Google may end up in ‘Patent War II’
According to the IT industry on Sunday, Apple decided to call Andy Rubin, vice president of Google, to testify in the second patent suit starting March 31 in San Jose District Court in California.
Rubin is the founder of Android, which designed and manufactured the mobile operating system (OS). He is also known to have worked at Apple for two years, at Microsoft for two years and at Google for eight years.
Apple is calling on Rubin as a witness to determine the similarities between Google’s Android OS installed in Samsung smartphones and Apple’s iOS.
“Apple’s attorney will investigate whether Rubin has used Apple’s iOS as a reference or guide and eventually claim that Samsung’s Galaxy copied Apple’s iPhone,” said an IT industry source.
The trial of the first case, which Apple filed in April 2011, ended on March 6 as the court awarded the iPhone maker $929 million in damages relating to six patents. The court decided that Samsung had violated Apple’s user interface.
However, Samsung’s infringement was not recognized anywhere else in the world.
In the second litigation, Apple claims Samsung infringed on five functions: data tapping, which identifies specific data to process; unified search; data synchronizing between PCs and smartphones; the unlock by sliding function; and automatic word completion.
However, these functions were not developed by Samsung but are included in Google’s Android OS. Furthermore, Samsung and Google signed a cross-licensing agreement in January.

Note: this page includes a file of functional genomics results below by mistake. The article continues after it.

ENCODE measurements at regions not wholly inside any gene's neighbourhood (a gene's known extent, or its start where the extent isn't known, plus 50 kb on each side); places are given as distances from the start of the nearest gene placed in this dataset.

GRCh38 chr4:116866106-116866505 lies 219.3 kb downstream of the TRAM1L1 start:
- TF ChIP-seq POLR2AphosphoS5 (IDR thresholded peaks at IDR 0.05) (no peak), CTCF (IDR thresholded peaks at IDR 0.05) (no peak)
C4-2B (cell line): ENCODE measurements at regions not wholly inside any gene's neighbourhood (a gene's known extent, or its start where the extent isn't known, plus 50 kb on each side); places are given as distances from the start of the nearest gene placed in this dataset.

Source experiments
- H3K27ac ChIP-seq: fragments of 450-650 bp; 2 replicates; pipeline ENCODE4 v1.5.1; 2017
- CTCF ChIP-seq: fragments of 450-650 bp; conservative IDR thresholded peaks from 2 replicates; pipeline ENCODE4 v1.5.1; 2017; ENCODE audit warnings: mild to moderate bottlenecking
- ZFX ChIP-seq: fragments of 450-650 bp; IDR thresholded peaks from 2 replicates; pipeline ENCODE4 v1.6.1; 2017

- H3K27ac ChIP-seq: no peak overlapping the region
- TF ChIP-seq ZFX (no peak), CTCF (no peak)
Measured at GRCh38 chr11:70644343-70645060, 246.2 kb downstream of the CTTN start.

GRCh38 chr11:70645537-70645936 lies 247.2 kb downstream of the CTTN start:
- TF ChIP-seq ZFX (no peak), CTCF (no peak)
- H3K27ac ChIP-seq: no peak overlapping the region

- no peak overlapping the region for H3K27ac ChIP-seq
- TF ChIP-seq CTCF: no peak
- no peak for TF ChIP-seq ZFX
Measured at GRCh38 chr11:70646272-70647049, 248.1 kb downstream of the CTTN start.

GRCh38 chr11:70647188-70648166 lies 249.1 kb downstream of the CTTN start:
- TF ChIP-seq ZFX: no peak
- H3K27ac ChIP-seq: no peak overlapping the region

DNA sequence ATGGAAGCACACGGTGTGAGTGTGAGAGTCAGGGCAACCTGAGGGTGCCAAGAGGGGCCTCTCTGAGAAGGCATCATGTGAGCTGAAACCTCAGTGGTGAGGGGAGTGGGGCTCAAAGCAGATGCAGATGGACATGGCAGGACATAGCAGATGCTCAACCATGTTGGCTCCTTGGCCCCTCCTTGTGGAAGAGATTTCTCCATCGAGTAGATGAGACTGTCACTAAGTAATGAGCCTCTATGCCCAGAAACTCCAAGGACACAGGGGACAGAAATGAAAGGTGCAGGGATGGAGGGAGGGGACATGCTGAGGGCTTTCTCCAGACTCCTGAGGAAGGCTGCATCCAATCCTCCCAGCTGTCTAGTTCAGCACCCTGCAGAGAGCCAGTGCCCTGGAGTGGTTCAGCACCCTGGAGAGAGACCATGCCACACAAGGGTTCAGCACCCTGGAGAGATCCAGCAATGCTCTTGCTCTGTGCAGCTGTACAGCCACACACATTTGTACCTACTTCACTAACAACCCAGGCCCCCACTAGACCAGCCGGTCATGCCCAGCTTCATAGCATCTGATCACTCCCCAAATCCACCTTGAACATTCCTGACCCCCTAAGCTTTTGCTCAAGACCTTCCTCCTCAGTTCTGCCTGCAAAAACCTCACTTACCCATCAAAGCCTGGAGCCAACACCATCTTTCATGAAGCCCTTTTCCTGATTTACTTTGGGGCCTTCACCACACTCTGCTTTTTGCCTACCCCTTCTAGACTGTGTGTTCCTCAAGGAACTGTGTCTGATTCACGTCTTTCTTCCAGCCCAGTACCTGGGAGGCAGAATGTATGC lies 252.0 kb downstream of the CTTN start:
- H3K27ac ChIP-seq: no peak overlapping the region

It will be nearly impossible for Google not to get involved in Apple’s attack on Android. Google’s Vice President of Engineering Hiroshi Lockheimer and Google’s software engineer will be called to testify for Samsung.
After all, Apple began the second patent litigation with the purpose of attacking the whole Android camp.
Apple founder Steve Jobs expressed extreme disapproval of Android during his lifetime.
In his biography released in 2011, Jobs even said he would engage in thermonuclear war if it was to destroy Android.
Apple is requesting $40 in royalties for each Samsung smartphone. In the first patent litigation trial, the award was set at $7.14 in royalties per device.
The patent litigations ahead will likely be a repeat of the tedious process seen in the previous litigations.
Although the verdict of the first litigation came in three years, Samsung and Apple both challenged the ruling in U.S. appeals court on the same day. In addition, they expanded the litigation to the second round.
It means that it might take a few more years to see the final conclusion. However, there is a possibility both sides could make agreements during the patent war.
“Apple and Samsung could cease litigation at any time when they both decide there is no more benefit from the lawsuit, as the flagship products of the market are moving from smartphones to cars and health care products,” said a source at a mobile communications company.
BY KIM YOUNG-MIN [email@example.com]